Tracy Summerfield’s doctor told her not to worry when she noticed a tiny speck inside her nostril.
However, the Manchester mother discovered she had skin cancer three years later, and the tumor had grown all the way to her lip.
Three years earlier, in April 2015, I had been about to go out to work as a nursing assistant when I had noticed a small spot on the inside of my right nostril.
I didn’t think anything of it at the time – I just thought it was a spot that would clear up on its own. But a few weeks later it was still there.
I went to see my GP, who said it looked like an infection and gave me an antibiotic cream to put on. I used it twice a day, but it still didn’t clear up.
But I didn’t dwell on it. My partner Colin and I had busy lives.
We’d been together since 1989 and we both had grown up children from previous relationships. Any free time we had we spent with our family.
But in July 2018, I noticed the spot had started growing outside of my nose.
It looked as though it was spreading from my nose down onto my upper lip.
My face was covered with scars. I looked hideous and I couldn’t stop crying
I went back to my GP, who this time referred me for an emergency appointment with an ear nose and throat specialist, for a biopsy and scan.
Even though the spot was slightly painful and irritating, I was still convinced it was nothing sinister and told Colin I’d go on my own to get the results.
I’d never expected to hear such awful news. “I’m sorry,” the consultant said. “We have found a cancerous tumour at the back of your nose.”
My friend Mary, who had come to the appointment, put her arms around me. I couldn’t move or speak.
The consultant explained that the growth was 2cm by 3cm and the cancer had spread to the skin on my upper lip.
He told me I’d need surgery to remove the tumour but it was likely to leave my face disfigured.
“I’ll be scared for life?” I asked him, with tears in my eyes. I was distraught, but what upset me most was wondering how I was going to tell Colin and the children.
I needed to get better so I could be around for my family.
That night, when Colin got home, I sat him down and told him everything.
Skin cancer: the facts
Skin cancer is one of the most common cancers in the world.
Around 147,000 cases of non-melanoma skin cancer are diagnosed each year but there are just 13,500 cases of the more serious condition melanoma.
If you have any lump, ulcer, lesion or skin colouration which hasn’t healed after four weeks, see a GP.
It’s probably not cancer, but it’s best to get it checked.
Skin cancer is normally treated with surgery. 90% of non-melanoma cases are successfully cured, but 2,000 Brits die every year from melanoma.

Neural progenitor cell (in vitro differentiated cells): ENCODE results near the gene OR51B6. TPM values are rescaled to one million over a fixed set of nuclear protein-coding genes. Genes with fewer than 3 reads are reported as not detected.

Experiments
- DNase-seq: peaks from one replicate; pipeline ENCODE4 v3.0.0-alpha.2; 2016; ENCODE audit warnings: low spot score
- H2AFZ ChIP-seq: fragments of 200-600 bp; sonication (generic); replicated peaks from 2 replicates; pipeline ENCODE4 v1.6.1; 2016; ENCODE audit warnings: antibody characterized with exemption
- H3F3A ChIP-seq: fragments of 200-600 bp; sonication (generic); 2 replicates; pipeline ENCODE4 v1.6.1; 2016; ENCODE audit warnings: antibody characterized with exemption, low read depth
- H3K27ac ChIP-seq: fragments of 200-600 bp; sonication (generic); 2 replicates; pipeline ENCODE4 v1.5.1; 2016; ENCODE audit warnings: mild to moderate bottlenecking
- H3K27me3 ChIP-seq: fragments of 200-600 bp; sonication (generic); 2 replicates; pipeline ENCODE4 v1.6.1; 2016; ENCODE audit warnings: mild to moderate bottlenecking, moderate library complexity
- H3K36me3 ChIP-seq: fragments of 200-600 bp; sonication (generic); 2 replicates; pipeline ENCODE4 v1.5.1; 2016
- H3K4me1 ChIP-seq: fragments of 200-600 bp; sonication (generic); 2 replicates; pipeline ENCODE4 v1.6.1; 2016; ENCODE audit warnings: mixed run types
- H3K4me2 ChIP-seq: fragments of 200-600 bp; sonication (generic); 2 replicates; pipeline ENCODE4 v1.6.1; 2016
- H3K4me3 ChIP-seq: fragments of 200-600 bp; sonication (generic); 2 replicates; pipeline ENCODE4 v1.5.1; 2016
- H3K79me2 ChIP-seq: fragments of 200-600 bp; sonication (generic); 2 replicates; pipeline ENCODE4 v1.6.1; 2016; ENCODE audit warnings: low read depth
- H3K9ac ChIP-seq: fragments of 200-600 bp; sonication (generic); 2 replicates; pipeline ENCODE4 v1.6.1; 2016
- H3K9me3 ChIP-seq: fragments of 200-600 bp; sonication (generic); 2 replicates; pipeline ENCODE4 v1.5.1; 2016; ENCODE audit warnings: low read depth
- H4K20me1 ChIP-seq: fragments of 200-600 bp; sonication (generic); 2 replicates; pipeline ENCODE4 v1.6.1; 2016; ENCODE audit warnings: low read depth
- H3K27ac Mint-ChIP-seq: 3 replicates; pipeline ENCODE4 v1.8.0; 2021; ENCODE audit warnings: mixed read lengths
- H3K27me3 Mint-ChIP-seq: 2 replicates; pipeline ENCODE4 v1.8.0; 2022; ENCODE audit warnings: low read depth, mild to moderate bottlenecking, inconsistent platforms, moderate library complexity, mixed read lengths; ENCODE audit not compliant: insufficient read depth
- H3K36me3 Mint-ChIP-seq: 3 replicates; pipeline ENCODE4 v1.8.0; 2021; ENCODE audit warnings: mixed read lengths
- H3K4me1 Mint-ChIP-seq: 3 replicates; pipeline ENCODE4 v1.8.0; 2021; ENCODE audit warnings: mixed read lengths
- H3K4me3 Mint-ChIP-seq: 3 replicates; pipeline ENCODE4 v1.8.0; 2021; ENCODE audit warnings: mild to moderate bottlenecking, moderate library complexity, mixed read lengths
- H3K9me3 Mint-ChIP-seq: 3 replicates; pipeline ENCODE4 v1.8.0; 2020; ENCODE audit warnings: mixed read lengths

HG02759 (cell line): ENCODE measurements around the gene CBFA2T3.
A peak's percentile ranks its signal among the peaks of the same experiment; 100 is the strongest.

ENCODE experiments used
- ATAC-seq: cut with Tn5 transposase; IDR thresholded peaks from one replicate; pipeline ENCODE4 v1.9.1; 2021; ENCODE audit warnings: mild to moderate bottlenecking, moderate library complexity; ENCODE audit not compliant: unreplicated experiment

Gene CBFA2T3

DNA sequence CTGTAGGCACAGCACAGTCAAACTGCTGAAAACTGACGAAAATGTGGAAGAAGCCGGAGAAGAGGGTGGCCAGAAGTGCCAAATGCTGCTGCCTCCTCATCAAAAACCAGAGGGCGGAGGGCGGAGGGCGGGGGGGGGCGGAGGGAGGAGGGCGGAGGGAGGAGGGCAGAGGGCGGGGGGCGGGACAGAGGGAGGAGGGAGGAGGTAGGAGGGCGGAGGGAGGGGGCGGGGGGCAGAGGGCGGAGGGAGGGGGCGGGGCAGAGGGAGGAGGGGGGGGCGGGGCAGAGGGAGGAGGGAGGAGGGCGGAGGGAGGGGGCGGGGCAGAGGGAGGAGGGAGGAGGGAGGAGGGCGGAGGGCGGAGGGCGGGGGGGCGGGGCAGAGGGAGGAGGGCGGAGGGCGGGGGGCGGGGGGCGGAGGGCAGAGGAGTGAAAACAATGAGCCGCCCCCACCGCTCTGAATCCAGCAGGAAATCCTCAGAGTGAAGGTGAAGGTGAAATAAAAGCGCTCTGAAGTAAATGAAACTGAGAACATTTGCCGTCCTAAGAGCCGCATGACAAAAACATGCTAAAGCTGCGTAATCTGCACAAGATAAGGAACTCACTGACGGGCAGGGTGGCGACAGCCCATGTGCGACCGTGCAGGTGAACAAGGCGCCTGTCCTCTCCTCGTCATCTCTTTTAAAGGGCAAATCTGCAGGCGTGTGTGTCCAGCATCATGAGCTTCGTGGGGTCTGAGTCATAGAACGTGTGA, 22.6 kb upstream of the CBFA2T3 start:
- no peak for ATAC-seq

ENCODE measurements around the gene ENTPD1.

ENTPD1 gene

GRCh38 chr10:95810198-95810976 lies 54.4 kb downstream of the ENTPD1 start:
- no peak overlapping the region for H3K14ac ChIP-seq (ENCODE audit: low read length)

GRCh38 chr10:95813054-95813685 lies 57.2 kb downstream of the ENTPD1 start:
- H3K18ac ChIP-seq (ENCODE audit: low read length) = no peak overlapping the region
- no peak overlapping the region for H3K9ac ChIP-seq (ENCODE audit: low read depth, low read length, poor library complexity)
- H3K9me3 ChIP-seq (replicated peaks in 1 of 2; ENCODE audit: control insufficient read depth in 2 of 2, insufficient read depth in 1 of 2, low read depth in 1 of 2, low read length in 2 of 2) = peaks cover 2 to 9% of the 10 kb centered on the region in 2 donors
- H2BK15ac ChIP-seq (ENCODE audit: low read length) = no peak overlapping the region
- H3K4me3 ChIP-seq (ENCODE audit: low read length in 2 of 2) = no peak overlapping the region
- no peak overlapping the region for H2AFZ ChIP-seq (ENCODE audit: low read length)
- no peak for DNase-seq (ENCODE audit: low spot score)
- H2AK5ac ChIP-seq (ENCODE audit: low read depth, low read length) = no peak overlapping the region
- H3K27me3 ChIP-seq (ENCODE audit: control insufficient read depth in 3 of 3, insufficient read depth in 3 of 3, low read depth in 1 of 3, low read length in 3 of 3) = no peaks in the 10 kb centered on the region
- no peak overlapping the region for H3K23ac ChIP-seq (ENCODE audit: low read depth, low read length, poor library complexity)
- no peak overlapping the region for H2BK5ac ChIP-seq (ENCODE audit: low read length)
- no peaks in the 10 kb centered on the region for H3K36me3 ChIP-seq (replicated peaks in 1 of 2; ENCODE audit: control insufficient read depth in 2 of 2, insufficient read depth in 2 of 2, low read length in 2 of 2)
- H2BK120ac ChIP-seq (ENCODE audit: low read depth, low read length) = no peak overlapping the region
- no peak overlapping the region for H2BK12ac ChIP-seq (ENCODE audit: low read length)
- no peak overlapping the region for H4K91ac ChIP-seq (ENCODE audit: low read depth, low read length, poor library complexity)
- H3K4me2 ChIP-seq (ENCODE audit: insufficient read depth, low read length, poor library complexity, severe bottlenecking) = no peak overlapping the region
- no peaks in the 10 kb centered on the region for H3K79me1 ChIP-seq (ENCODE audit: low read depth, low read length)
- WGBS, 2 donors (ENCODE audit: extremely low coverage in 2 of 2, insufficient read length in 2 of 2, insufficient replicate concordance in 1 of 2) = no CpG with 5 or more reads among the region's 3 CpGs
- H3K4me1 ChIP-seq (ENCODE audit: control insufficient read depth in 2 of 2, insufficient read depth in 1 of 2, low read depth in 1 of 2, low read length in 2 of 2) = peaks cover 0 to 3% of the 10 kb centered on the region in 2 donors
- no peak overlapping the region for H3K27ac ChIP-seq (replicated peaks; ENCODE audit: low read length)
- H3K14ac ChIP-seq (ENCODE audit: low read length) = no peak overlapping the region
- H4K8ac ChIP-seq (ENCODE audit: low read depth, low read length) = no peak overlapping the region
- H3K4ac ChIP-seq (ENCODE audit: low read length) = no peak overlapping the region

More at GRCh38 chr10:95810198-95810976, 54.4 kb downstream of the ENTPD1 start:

Before he could get upset, I got down on one knee, and took his hand. “Will you marry me?” I asked him. We’d never felt the need to get married, but now my priorities had changed.
Colin pulled me to my feet. “Nothing would make me happier,” he said.
I told our kids about the cancer, but followed up with the happy news about our engagement, refusing to let them get too upset.
We’d already booked a holiday to Barbados that November to celebrate Colin’s 50th birthday so we decided we would get married there, just the two of us.
I knew there was a risk I’d be facially disfigured at my wedding, but marrying Colin was the thing that mattered.
In August 2018, I had my first operation to remove the tumour.
When I woke four hours later, my nose and top lip were packed with bandages.
I was in pain, but I was discharged that day to recover at home.
Surgeons had managed to remove all traces of the cancer, so I didn’t need chemotherapy or radiotherapy.
Instead, I could focus on my next operation and our wedding.
My nose was packed with sterile bandages and I was in too much pain to leave the house.
Underneath the bandages, there was one big hole were my nostrils once were. I didn’t see how I could ever look the same again.
Colin told me he loved me no matter what, but I was still distraught. I didn’t know how to accept my new face
Three weeks later, I had more surgery. The operation went better than expected.
Surgeons had managed to take skin from the side of my face and put it over my top lip, building me a new septum with cartilage from my ear.
But three weeks later, when the stitches were removed, I saw what was left behind. My face was covered with scars. I looked hideous and I couldn’t stop crying.
Colin told me he loved me no matter what, but I was still distraught. I didn’t know how to accept my new face.
With just five weeks before our wedding, I knew my scars would still be visible so I got in touch with Look Good Feel Better, a charity that does makeovers for women who have suffered from cancer.
In October 2018, I had a trial op at Maggie’s Cancer Centre, Oldham. Looking in the mirror afterwards, I couldn’t believe it.
She’d disguised my scars and they were barely noticeable. “I look like me again,” I cried.
On the morning of the wedding, I remembered what the make-up artist had taught me and used the samples she’d given me to conceal the scars on my face.
An hour later, I was ready and walked down the aisle in the gown I’d bought especially.
When I met Colin on the beach and we exchanged vows, he couldn’t take his eyes off me. “You look stunning,” he told me.
For us both, it was such a memorable and poignant day. My wounds still exist after more than a year, but I’m learning to live with them.
They are known as my warrior scars. They serve as a reminder that I am still here in spite of everything I have been through.